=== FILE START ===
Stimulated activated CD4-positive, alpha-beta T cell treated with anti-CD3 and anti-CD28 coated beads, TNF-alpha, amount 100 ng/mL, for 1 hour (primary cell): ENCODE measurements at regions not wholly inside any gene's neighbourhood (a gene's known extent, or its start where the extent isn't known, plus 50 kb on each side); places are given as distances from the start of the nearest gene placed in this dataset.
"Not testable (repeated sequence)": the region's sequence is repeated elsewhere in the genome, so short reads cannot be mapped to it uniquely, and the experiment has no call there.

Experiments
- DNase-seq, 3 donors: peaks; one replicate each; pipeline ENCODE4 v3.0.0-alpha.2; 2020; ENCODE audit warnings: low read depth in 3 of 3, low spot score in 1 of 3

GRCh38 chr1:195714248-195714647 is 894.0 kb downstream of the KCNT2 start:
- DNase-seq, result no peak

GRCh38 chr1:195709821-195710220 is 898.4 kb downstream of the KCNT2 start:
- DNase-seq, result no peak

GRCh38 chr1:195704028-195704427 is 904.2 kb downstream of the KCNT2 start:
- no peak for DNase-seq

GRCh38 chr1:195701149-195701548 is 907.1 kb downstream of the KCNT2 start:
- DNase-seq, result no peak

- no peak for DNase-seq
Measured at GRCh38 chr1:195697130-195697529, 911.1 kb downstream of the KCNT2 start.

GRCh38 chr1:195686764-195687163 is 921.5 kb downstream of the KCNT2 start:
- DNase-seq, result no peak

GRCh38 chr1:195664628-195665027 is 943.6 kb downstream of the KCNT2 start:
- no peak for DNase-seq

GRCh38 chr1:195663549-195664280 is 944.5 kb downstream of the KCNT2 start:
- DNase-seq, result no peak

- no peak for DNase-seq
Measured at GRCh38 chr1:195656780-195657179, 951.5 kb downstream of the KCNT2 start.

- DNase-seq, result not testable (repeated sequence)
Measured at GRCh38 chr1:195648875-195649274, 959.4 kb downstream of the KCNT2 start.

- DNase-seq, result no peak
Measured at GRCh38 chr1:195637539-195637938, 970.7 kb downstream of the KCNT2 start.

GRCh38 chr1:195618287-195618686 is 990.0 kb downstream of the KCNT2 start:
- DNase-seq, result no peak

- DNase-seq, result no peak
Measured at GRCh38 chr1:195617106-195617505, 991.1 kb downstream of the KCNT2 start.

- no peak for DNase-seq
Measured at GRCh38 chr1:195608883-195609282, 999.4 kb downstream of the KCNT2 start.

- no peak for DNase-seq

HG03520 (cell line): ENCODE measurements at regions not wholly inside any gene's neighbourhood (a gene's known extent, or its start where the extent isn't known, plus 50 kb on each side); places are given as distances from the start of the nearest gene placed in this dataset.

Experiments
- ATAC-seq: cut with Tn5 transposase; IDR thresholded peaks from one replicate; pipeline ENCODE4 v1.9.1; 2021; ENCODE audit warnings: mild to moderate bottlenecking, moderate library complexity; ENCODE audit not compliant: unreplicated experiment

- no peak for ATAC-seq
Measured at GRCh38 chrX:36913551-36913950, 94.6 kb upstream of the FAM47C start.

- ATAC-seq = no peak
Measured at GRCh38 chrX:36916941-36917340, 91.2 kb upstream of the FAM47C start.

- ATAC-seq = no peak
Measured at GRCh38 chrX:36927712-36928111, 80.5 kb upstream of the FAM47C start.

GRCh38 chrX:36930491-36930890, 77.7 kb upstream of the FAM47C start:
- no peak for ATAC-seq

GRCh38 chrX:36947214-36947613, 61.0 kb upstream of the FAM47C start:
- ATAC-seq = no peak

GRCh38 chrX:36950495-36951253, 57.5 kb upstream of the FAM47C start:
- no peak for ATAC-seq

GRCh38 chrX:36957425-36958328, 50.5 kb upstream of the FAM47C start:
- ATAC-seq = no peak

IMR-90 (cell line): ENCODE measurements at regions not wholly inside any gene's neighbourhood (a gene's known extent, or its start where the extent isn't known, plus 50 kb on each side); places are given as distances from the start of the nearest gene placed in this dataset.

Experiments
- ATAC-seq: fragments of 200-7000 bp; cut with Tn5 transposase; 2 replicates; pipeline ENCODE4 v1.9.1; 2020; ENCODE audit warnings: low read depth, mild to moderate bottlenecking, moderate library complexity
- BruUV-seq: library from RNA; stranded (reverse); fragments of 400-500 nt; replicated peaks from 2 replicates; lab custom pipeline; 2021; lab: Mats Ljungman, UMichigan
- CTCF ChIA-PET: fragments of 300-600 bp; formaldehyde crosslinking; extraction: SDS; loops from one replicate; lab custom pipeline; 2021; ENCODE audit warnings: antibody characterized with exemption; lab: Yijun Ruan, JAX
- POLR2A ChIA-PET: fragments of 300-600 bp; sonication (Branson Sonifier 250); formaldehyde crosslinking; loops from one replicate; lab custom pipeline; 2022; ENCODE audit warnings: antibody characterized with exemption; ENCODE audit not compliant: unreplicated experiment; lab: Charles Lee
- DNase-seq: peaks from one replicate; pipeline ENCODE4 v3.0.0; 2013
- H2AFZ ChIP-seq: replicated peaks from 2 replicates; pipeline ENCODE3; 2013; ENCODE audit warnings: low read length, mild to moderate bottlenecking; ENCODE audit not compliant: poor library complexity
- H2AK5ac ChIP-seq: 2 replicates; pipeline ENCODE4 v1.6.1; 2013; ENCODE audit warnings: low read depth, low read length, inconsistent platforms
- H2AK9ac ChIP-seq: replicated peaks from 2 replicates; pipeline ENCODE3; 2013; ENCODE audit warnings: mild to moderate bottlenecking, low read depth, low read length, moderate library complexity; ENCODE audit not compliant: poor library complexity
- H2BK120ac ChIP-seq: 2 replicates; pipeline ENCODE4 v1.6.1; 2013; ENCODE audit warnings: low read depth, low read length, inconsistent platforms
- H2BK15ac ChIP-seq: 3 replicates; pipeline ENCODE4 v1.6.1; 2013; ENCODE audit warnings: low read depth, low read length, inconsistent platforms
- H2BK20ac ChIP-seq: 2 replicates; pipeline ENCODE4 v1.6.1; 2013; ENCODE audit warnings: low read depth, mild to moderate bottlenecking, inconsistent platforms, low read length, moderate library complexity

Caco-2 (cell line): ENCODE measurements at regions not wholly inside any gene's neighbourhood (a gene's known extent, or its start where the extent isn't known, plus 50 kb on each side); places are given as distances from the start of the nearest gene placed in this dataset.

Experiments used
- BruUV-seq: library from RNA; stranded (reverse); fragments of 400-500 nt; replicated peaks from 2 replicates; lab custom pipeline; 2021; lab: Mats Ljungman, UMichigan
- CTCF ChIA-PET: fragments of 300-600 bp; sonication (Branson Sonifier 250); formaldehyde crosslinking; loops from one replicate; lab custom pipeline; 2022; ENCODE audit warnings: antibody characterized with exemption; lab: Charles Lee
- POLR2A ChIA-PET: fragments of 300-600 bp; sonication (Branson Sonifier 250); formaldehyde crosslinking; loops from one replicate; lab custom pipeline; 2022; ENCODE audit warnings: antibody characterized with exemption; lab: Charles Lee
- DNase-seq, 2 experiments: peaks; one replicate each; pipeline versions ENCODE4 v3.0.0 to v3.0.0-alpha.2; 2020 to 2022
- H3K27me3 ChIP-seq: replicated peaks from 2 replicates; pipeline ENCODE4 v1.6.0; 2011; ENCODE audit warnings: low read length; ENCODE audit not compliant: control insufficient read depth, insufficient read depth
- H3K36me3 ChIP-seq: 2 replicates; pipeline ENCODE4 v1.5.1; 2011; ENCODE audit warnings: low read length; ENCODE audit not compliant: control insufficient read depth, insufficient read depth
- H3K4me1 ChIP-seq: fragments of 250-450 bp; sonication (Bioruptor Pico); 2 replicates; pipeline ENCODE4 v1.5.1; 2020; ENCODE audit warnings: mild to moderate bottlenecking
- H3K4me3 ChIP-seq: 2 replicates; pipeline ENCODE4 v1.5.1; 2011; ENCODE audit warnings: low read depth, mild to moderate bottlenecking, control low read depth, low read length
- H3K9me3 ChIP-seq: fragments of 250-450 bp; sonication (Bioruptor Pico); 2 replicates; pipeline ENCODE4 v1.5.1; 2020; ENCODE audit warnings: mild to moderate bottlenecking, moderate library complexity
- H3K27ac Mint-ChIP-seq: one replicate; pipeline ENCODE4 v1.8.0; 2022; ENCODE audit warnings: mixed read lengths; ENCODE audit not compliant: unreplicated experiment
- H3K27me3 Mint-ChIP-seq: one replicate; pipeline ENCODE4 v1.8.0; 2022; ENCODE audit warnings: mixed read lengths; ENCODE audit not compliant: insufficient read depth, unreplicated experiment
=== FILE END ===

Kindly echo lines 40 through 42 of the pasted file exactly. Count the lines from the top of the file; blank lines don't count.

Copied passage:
Measured at GRCh38 chrX:36916941-36917340, 91.2 kb upstream of the FAM47C start.

- ATAC-seq = no peak
Measured at GRCh38 chrX:36927712-36928111, 80.5 kb upstream of the FAM47C start.